By Claire Arrand (Special Collections Librarian)
For last year’s Women’s History Month I wrote a blog called ‘Murderous Millinery’, about the beginnings of the RSPB (Royal Society for the Protection of Birds) and the campaigns against using feathers in fashion. This postscript refers to the long overdue installation in Manchester, at Didsbury’s Fletcher Moss Park, of a statue to one of the founders, Emily Williamson, which will take place on 17th April 2023.
This fact emerged from a Christmas present, perfectly chosen and brimming with information on exceptional women, from poet Enheduanna (2885-2250 BCE) to current day Greta Thunberg.
Novelist Kate Mosse has combined a list of around 1,000 extraordinary women, some well-known but others deserving greater recognition, with interleaved descriptions of her novelist great grandmother Lily Watson. Largely unsung heroines doing what they felt they had to do against opposition or indifference. Addressing this by erecting statues and plaques or adding pages to Wikipedia goes some way to redress the hidden half of humanity, who refused to accept and continue to fight against the attitude that a woman’s place is only in the home. The Oxford Dictionary of National Biography in 2021 had almost 65,000 biographies of men but less than 10,000 of women.
The book covers worldwide examples of achievements and tragedy from antiquity onwards, it is an astonishing read and highly recommended.
Women have fought to be educated, to be awarded degrees, to become writers, artists, lawyers, inventors, scientists, physicians, pioneers in women’s suffrage and civil rights, politicians, aviators, sportswomen, explorers, warriors and pirates.
Wearing my Reimagining Lincolnshire hat I was pleased to see Lincoln Castle’s 1217 heroine has been included, our own Nicholaa de la Haye, better known on campus as Nicola but the previous spelling is used in contemporary documents. Lincoln’s castellan also features in Louise Wilkinson’s book, which is available in the University Library,
Also Lincolnshire martyr Anne Askew, who was tortured in the Tower of London, as detailed in John Bale’s contemporary account based on her writings smuggled out of the Tower and printed in Germany. His two sixteenth century publications are available for research purposes in Lincoln Cathedral Library.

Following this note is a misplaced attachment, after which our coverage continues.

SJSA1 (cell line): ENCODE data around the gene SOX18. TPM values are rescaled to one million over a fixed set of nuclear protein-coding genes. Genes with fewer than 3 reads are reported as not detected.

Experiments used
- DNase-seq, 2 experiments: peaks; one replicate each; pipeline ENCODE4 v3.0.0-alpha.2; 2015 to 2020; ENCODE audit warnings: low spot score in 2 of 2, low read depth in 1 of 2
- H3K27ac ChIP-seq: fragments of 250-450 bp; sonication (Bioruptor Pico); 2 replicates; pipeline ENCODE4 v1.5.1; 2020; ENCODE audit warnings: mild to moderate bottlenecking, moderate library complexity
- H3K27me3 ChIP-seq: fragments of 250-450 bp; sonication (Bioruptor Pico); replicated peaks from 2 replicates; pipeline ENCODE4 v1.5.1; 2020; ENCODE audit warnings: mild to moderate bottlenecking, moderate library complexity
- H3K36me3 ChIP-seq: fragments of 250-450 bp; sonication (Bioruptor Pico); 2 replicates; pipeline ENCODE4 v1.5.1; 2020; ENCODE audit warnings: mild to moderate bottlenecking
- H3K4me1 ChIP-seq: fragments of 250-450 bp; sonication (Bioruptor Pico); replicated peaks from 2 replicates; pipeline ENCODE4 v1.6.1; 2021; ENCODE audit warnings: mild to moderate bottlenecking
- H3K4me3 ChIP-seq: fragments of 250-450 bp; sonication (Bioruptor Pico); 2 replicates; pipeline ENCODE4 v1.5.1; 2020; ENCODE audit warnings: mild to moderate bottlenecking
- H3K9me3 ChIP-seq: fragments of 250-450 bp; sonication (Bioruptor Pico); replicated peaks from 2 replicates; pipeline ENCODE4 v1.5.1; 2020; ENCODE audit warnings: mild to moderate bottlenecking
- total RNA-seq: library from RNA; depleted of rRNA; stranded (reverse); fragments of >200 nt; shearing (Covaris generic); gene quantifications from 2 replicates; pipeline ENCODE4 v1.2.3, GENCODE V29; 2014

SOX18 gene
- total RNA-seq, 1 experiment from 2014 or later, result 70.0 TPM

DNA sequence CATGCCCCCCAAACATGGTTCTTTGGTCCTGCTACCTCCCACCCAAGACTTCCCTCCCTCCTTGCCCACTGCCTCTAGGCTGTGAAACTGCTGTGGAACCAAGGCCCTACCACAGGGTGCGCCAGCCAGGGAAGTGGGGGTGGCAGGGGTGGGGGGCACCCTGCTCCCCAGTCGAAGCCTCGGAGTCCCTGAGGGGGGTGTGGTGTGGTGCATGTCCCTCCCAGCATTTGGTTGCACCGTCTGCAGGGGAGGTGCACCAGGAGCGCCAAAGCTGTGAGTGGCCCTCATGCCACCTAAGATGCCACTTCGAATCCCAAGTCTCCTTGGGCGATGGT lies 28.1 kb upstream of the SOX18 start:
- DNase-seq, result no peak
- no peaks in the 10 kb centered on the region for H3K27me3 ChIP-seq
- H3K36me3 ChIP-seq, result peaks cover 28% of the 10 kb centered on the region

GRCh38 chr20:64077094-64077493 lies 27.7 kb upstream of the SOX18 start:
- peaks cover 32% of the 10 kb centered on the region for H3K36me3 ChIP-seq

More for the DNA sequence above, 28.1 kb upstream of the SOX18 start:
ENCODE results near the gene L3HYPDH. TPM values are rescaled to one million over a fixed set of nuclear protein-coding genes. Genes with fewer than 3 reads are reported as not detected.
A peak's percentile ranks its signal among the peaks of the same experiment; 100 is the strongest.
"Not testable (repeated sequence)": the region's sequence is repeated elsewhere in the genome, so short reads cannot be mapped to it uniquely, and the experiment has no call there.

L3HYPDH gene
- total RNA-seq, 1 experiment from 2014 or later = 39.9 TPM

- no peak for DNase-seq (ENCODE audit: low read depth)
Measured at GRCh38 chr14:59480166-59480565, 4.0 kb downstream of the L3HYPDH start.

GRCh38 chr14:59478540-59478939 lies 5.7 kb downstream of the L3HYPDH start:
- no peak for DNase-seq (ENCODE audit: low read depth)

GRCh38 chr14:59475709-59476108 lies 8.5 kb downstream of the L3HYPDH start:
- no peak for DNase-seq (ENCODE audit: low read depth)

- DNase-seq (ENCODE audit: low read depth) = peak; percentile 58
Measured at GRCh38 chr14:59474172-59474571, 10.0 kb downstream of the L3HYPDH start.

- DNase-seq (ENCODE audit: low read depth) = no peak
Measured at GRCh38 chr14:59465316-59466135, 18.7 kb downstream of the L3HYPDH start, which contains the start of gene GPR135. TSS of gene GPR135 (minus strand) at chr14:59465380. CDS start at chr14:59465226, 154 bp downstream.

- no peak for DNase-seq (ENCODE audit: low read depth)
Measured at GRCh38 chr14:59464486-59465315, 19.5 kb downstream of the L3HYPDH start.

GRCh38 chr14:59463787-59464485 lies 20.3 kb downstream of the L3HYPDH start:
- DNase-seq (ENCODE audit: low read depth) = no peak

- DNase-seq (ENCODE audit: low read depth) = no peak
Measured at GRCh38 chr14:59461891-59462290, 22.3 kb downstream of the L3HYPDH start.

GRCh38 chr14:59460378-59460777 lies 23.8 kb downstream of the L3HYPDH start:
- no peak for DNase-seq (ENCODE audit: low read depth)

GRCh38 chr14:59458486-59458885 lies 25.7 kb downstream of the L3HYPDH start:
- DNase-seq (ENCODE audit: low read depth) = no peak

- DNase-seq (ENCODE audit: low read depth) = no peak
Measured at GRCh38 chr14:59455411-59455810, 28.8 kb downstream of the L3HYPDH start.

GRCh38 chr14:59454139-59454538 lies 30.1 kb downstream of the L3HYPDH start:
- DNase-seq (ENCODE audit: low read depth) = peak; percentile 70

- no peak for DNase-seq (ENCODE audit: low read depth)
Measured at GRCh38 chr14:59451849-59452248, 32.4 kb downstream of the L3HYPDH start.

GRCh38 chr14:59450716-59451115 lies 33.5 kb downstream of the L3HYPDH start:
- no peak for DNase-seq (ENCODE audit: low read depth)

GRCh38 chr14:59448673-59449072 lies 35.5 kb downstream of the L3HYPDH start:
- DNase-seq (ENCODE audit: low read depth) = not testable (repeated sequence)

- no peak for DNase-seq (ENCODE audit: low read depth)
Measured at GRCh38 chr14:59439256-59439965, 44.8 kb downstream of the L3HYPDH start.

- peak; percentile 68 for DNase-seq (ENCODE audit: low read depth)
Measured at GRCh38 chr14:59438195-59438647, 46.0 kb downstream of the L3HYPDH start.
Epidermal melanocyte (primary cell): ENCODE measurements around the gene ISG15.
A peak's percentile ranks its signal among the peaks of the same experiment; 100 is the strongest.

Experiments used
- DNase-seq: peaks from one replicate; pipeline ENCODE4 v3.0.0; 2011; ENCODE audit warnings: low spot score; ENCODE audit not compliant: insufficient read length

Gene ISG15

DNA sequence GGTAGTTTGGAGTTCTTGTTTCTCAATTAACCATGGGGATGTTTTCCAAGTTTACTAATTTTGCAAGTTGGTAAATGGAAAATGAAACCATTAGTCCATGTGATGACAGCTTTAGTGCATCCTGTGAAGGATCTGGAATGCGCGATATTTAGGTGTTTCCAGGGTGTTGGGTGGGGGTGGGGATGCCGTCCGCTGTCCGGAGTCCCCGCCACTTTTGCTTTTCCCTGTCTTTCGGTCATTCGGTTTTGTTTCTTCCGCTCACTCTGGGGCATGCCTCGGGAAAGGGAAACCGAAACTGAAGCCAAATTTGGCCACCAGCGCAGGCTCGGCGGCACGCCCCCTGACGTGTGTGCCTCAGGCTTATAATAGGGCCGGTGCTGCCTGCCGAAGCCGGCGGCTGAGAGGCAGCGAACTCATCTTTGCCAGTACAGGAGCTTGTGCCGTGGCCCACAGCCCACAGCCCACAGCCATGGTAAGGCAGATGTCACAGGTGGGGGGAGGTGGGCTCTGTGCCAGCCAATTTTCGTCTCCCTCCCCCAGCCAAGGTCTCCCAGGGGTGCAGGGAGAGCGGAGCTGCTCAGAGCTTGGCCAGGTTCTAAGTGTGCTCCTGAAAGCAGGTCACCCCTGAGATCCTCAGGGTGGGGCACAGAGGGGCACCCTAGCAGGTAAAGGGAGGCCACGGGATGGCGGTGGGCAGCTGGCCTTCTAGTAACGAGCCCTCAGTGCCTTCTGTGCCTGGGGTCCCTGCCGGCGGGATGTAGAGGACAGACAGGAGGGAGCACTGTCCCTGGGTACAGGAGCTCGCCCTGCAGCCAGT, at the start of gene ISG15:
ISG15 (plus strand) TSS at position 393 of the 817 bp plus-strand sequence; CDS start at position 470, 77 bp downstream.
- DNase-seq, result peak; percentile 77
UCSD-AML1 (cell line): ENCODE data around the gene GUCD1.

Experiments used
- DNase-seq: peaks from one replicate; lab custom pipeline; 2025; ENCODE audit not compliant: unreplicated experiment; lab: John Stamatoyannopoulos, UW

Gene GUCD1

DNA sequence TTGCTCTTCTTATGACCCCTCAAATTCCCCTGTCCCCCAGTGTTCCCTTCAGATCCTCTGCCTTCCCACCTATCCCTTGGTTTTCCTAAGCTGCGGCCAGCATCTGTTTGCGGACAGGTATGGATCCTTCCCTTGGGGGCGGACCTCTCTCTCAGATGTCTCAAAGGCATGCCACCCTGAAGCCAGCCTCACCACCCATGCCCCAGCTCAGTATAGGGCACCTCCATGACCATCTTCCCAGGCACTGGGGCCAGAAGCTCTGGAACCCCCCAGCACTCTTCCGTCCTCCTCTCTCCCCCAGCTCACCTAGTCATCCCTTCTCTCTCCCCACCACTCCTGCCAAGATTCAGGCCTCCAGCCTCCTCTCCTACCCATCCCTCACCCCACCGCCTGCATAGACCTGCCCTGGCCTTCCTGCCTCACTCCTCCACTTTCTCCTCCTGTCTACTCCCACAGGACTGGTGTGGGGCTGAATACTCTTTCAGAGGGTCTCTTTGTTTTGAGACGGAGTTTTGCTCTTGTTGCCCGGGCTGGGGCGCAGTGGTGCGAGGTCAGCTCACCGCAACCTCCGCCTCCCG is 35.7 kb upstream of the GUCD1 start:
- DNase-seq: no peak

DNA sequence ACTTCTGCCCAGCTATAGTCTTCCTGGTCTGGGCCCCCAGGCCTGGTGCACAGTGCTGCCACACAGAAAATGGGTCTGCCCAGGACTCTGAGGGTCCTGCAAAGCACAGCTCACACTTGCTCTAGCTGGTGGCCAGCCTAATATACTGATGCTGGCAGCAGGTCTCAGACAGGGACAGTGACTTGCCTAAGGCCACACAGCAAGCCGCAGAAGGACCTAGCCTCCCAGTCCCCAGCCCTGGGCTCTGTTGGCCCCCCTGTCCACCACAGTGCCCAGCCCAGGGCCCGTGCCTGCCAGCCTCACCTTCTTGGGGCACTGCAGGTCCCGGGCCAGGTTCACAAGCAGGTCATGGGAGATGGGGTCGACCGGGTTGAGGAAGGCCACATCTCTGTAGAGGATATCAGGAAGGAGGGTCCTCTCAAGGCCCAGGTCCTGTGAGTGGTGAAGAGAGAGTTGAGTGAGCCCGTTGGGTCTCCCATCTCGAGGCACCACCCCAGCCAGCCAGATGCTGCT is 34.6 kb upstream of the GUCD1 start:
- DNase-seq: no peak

I had started to list my favourite entries but think it far preferable to choose your own so please email me at firstname.lastname@example.org if you would like to borrow Warrior Queens. The book cover below features a splendid image of Edith Wharton, who is included and needs no introduction – a famous photograph of her chihuahuas.
My last recommendation for Women’s History Month, included in Kate Mosse’s book, is the film Hidden Figures loosely based on Margot Lee Shetterly’s book about African American women mathematicians, which was published in 2016.
Mosse, K. (2022) Warrior queens and quiet revolutionaries. How women (also) built the world. London: Mantle.
Emily Williamson pp250-251
Nicolaa de la Haye p123
Ann Askew p276
Askewe, A. (1546) The first examinatyon of Anne Askewe, latelye martyred in Smythfelde, by the Romysh popes vpholders, with the elucydacyon of Johan Bale. Marburg: D. van der Straten.
Askewe, A. (1547) The lattre examinacyon of Anne Askewe, latelye martyred in Smythfelde, by the wycked synagoge of Antichrist, with the elucydacyon of lohan Bale. Marburg: D. van der Straten.
Shetterly, M. L. (2016) Hidden figures. The American Dream and the untold story of the black women mathematicians who helped win the Space Race. New York: William Morrow.
Wilkinson, L. J. (2015) Women in thirteenth-century Lincolnshire. Woodbridge: Boydell & Brewer.